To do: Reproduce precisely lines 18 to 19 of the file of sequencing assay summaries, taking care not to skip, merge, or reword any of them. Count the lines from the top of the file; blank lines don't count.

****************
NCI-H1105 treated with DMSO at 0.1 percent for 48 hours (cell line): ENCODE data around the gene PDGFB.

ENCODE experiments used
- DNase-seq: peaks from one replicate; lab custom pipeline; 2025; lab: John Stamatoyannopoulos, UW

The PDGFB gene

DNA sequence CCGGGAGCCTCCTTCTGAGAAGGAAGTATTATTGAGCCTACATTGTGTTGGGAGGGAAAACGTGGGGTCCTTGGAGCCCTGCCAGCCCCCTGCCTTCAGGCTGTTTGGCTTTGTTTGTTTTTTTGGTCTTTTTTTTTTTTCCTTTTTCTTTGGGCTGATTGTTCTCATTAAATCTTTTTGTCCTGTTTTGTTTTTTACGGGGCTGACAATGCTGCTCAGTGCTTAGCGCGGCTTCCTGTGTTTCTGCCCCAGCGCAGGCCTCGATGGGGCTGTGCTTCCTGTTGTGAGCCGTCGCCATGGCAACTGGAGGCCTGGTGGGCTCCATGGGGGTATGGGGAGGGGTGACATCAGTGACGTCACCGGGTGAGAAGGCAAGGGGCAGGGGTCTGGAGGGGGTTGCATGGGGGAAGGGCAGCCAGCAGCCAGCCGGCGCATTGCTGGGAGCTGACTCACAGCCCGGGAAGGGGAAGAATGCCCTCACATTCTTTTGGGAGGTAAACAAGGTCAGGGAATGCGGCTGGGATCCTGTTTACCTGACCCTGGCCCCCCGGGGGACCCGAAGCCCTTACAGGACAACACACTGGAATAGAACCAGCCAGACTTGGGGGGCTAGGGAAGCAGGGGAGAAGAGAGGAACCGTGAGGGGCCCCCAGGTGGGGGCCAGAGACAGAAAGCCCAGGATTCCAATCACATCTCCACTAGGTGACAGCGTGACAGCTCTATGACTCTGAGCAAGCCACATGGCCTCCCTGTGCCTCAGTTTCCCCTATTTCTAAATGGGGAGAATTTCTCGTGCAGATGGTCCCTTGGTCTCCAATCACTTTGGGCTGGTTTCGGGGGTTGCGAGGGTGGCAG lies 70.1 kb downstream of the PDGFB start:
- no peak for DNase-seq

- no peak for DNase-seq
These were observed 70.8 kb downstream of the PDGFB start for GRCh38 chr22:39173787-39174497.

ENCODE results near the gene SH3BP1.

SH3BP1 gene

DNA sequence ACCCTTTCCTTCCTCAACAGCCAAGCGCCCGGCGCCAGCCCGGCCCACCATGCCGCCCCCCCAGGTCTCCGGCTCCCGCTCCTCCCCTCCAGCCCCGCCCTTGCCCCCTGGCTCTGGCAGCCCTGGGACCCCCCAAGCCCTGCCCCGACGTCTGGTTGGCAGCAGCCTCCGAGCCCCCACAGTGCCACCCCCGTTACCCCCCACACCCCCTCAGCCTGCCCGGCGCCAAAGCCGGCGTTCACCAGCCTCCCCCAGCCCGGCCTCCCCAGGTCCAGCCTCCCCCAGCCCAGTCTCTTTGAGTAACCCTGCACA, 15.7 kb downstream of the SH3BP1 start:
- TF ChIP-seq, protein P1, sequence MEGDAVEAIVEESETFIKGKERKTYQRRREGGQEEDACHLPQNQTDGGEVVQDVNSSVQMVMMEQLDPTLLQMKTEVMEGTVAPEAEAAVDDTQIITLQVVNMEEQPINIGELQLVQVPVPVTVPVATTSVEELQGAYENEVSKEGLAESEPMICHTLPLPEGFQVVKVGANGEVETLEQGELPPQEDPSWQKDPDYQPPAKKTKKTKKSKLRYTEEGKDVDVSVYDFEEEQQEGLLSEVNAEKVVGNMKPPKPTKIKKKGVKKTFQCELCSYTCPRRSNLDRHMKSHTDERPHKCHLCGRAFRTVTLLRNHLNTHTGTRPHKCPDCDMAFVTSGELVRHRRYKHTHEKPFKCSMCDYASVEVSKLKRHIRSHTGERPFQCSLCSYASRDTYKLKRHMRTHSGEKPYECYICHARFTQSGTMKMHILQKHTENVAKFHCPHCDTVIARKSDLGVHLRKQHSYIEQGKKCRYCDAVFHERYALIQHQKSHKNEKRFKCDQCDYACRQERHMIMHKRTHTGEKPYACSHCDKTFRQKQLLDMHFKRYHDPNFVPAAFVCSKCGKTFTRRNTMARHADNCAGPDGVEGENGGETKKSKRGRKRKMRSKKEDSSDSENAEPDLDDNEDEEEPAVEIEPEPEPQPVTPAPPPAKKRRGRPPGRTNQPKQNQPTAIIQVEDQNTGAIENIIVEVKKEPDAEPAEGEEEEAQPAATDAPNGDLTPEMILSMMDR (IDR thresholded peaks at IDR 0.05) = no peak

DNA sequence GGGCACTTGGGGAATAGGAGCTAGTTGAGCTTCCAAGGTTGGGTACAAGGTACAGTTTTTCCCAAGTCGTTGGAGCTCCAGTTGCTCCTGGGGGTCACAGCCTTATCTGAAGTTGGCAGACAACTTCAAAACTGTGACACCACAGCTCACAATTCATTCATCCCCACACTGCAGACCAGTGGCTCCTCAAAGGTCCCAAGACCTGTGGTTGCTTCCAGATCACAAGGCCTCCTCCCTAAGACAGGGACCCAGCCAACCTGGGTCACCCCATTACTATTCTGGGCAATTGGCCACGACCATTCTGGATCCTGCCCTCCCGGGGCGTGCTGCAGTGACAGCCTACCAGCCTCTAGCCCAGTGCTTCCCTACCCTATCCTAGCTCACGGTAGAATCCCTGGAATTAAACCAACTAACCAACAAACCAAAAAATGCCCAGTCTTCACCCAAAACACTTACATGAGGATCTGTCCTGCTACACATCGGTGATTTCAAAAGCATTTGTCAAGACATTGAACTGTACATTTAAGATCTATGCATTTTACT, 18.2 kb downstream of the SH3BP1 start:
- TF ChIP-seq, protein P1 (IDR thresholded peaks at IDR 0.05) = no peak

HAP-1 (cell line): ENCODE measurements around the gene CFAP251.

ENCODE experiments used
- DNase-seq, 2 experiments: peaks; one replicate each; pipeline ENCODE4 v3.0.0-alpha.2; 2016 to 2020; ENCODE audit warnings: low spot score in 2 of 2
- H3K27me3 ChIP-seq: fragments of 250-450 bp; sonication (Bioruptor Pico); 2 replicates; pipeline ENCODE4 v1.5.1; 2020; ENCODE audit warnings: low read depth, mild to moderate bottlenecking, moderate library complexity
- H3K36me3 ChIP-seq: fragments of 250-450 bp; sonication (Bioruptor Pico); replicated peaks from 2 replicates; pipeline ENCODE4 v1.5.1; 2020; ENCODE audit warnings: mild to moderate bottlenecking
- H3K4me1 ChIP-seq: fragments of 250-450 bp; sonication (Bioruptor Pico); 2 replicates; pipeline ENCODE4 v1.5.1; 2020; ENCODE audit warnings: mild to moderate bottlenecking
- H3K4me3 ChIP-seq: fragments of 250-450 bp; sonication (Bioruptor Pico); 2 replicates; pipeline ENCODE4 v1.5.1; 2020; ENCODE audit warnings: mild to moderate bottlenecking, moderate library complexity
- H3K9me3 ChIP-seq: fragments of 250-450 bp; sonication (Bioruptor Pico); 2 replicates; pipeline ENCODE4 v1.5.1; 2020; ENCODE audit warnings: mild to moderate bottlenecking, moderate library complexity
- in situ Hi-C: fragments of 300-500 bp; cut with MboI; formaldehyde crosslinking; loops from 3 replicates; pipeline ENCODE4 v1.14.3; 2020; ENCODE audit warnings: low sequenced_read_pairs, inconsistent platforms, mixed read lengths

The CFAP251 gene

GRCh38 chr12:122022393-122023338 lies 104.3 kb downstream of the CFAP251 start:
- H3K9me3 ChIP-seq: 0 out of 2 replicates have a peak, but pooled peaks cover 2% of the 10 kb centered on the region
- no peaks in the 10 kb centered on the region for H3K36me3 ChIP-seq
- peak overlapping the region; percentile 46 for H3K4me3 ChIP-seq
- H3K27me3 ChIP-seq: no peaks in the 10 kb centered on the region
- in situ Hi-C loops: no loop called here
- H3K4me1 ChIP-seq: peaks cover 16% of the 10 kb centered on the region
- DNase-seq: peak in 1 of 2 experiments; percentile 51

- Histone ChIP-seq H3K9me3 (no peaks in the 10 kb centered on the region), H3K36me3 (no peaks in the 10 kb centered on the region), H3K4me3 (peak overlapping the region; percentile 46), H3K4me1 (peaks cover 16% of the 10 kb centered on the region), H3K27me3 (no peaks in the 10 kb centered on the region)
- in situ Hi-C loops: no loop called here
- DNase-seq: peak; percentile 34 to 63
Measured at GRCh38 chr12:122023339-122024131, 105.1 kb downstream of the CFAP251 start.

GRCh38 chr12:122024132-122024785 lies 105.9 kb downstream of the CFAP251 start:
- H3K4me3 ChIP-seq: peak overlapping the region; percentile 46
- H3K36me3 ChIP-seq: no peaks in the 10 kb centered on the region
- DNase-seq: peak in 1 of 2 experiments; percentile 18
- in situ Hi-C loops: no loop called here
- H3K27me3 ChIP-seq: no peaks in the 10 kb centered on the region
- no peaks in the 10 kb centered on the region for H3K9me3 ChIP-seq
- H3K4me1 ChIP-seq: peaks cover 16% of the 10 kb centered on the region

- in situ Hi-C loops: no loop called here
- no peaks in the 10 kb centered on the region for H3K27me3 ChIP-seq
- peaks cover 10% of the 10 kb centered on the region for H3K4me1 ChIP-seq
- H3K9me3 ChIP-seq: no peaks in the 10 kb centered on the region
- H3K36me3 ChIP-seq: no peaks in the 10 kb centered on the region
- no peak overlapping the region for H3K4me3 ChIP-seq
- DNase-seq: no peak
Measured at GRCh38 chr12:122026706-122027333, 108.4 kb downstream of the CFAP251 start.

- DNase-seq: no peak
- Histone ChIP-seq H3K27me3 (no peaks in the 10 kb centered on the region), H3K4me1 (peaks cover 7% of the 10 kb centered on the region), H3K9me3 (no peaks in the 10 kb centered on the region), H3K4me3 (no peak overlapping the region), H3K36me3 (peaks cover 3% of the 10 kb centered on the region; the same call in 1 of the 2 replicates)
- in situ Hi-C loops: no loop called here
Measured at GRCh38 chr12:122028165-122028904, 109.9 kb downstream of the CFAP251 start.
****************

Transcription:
- H3K27me3 ChIP-seq: fragments of 250-450 bp; sonication (Bioruptor Pico); 2 replicates; pipeline ENCODE4 v1.5.1; 2020; ENCODE audit warnings: low read depth, mild to moderate bottlenecking, moderate library complexity
- H3K36me3 ChIP-seq: fragments of 250-450 bp; sonication (Bioruptor Pico); replicated peaks from 2 replicates; pipeline ENCODE4 v1.5.1; 2020; ENCODE audit warnings: mild to moderate bottlenecking